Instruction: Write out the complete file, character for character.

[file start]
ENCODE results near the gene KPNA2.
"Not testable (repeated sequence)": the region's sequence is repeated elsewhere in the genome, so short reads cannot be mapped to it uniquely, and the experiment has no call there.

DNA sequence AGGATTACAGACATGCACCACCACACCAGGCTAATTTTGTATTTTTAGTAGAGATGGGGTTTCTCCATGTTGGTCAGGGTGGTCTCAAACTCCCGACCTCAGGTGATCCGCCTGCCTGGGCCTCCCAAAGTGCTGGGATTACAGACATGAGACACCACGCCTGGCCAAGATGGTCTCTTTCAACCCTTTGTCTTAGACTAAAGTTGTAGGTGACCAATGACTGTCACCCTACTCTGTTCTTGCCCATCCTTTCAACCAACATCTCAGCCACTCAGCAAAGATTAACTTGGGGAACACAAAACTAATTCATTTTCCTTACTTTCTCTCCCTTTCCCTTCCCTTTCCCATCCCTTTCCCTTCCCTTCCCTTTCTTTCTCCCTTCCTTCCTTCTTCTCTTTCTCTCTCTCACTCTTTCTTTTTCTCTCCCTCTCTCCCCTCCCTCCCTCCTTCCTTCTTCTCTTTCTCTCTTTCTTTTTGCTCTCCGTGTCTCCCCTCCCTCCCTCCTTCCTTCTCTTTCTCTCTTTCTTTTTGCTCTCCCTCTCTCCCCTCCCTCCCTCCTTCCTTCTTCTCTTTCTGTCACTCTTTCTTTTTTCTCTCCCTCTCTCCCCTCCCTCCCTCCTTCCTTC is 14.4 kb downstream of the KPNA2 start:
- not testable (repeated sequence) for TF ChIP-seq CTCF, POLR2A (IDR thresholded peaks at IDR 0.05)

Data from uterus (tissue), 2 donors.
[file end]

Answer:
ENCODE results near the gene KPNA2.
"Not testable (repeated sequence)": the region's sequence is repeated elsewhere in the genome, so short reads cannot be mapped to it uniquely, and the experiment has no call there.

DNA sequence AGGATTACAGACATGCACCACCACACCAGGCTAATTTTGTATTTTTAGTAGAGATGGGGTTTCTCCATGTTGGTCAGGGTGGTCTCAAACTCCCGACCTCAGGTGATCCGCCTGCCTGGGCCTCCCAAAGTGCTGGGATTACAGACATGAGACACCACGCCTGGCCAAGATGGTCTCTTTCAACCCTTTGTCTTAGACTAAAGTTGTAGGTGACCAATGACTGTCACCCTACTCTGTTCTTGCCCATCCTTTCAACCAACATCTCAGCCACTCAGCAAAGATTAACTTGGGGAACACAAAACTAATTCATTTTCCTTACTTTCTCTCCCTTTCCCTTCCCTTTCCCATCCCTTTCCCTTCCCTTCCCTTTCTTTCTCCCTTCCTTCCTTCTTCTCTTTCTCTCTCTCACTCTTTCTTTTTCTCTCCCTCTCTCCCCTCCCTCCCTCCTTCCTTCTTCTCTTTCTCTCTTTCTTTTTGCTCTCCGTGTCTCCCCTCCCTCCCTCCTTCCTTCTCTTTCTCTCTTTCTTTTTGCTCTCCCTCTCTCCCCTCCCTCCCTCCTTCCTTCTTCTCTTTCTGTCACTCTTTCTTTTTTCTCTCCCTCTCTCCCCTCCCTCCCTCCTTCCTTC is 14.4 kb downstream of the KPNA2 start:
- not testable (repeated sequence) for TF ChIP-seq CTCF, POLR2A (IDR thresholded peaks at IDR 0.05)

Data from uterus (tissue), 2 donors.